Upcoming Contact Key Verification Feature Promises Secure Identity Verification for iMessage

Originally published at: Upcoming Contact Key Verification Feature Promises Secure Identity Verification for iMessage - TidBITS

Apple has released details about Contact Key Verification, an upcoming option in Messages that lets you manually verify an iMessage correspondent’s identity without relying on encryption data managed centrally by Apple. The feature also watches for anomalies, warning you when changes prevent it from guaranteeing a conversation is with the same person.

Thanks for such a clear article – public key cryptography quickly gets confusing with the various keys floating about, but you have (as usual) set things out clearly so I think I understand what’s going on. However, there are two specific points I’m still not entirely clear on and wondered if you can shed any light.

The first is how the private key is exchanged between devices. The article says the keys are ‘never transmitted to Apple.’

But how do the keys move between devices? Further down states:

Which implies that the keys are transmitted to Apple-controlled servers, albeit in encrypted form (and the secret to decrypt the keys never leaves one of your devices). If this is the case, isn’t there an attack where someone could compromise Apple’s iCloud servers and try to decrypt the private keys with password attacks?

My other question is how a new device (iPad in your example) receives my private key. Is it also sent through iCloud, but encrypted with the password/passcode of an existing device? So that when this happens:

the password or passcode I enter is then used to decrypt the private key that has been sent via iCloud servers?

I guess both of these questions are about how my private key travels. Is it true that it never leaves the Secure Enclave, or is it more accurate to say that it never leaves the Secure Enclave unencrypted, but it does pass through Apple’s servers in an encrypted form?

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If I am reading Apple’s notice about this right, Apple uses CloudKit encryption, also used to synchronize other data on the iCloud Keychain, to synchronize information about the signing process for secure identity. Apple has a full security white paper that details the basic algorithm for how this works to securely transit and store end-to-end encrypted secrets. See pages 129-132 for an additional overview of iCloud Keychain sync.

As it says on page 129 of that whitepaper, this would be protected even if an external attacker gains access to Apple’s iCloud infrastructure.

I believe that this private key used for this will not be stored in the Secure Enclave - I believe that the Secure Enclave cannot be written to by iOS itself. It will instead be stored on the iCloud Keychain on each device.


Great question. I should have said “never transmitted in the clear to Apple” as they are only exchanged within a strong encrypted wrapper. Apple has no access to the keys.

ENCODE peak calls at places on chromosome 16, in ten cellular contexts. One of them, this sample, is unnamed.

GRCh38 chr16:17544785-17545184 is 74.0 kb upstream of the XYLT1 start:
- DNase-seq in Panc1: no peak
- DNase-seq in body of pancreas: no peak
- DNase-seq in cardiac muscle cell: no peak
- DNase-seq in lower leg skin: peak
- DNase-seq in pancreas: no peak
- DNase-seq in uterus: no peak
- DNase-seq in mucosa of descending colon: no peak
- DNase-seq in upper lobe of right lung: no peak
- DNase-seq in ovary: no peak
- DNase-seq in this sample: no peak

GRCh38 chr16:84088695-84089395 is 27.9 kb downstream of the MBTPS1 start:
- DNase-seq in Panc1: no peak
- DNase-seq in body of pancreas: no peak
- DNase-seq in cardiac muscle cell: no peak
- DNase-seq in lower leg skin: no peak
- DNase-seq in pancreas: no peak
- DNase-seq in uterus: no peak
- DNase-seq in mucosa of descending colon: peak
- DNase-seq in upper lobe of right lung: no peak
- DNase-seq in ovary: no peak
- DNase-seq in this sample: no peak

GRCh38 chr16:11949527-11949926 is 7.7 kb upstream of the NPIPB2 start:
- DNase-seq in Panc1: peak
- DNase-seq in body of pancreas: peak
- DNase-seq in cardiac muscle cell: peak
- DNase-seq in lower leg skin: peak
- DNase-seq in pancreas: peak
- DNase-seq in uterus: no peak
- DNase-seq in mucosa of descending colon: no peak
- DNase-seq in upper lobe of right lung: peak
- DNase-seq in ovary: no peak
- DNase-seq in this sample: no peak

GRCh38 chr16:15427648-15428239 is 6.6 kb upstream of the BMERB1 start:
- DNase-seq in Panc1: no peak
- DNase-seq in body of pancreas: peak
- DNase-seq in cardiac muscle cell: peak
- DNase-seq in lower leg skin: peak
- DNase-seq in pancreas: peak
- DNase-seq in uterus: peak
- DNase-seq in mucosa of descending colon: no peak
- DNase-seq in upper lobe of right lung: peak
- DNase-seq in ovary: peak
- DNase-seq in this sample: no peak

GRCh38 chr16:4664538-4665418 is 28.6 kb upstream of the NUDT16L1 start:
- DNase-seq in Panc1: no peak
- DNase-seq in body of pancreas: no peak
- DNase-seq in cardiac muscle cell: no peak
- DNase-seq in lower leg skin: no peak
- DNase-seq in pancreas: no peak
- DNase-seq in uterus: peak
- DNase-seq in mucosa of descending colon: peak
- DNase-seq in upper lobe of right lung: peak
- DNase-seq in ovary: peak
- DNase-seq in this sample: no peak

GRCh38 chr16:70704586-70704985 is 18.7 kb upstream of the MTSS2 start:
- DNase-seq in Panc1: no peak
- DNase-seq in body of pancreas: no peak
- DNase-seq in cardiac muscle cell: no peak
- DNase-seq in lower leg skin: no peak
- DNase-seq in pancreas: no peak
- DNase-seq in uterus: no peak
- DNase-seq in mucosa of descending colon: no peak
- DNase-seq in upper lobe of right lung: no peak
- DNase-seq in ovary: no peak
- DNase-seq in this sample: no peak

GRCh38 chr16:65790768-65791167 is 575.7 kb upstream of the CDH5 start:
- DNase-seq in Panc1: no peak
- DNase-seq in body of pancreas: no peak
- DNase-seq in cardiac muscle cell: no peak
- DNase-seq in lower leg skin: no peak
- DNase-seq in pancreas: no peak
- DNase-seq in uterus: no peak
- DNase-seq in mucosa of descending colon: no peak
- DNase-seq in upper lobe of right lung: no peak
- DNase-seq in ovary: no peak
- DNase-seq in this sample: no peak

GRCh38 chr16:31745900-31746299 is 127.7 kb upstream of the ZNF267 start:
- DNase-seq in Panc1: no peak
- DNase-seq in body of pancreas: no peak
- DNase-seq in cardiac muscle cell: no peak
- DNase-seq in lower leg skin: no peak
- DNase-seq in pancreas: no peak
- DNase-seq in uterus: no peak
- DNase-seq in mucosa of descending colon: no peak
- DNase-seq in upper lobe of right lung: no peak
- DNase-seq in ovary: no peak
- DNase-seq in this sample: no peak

Because all the encryption happens on devices, Apple can use absurdly strong methods that are purely “symmetrical,” meaning the same key is used for encryption and decryption. No public part is shared and there’s no effective way to brute force it—many encryption techniques have been vulnerable over time because of the trade off of using the strong key that can be used effectively for rapid transactions that occur in vast numbers.

So in the scenario you’re asking about, Apple uses the passcode/password of your hardware device accounts to derive the key use to lock the keys being exchanged among your devices. Because of the level of encryption deployed, even a compromise that fully exposed that scrambled payload could effectively never be decrypted through brute force.

In brute force attacks that used to work on leaked account databases, and attacker can try trillions of passwords, running them through a simple one-way algorithm. But because of the amount of computation used by Apple for these synced keys, even a weak device passcode/password would require many orders of magnitude more time to find a match.

All this information for all iCloud users could be posted to the internet publicly and it is exceedingly unlikely, odds of practically zero, that any key would ever be uncovered through brute force.

Correct. The out-of-band element is your knowledge of a password/passcode for your hardware device or account that you ostensibly never use anywhere else, so it can’t be leaked or socially engineered. Because you know that information, Apple can pass the device-encrypted data over iCloud among your hardware. When you’re prompted to enter the secret you know, Apple doesn’t see this because the encrypted payload is already on your hardware.

Keys used for iCloud aren’t stored in the Secure Enclave, as I understand it and as Doug noted. They have to be in regular user space in order to decrypt and encrypt data. Secure Enclave typically stores information that can be used for validation. So, for instance, your iPhone passcode is not stored in user space or in Secure Enclave—Secure Enclave only stores a hash (cryptographically iterated end result) that can’t be reverse engineered. When you enter your iPhone passcode, iOS runs your entry through the same hashing algorithm, and the result is passed to Secure Enclave, which throttles attempts. If there’s a match, Secure Enclave provides validation. But it doesn’t pass back out the hashed version nor store the plain text version.

With iCloud Keychain and similar device-based keys, a lot of components have to be stored in active memory. There’s definitely a heightened risk compared to Secure Enclave, but someone has to gain physical access or remote screen/file access, which typically means they have your device passcode/password already.


This is an amazing level of extra (and comprehensible!) detail, thank you so much.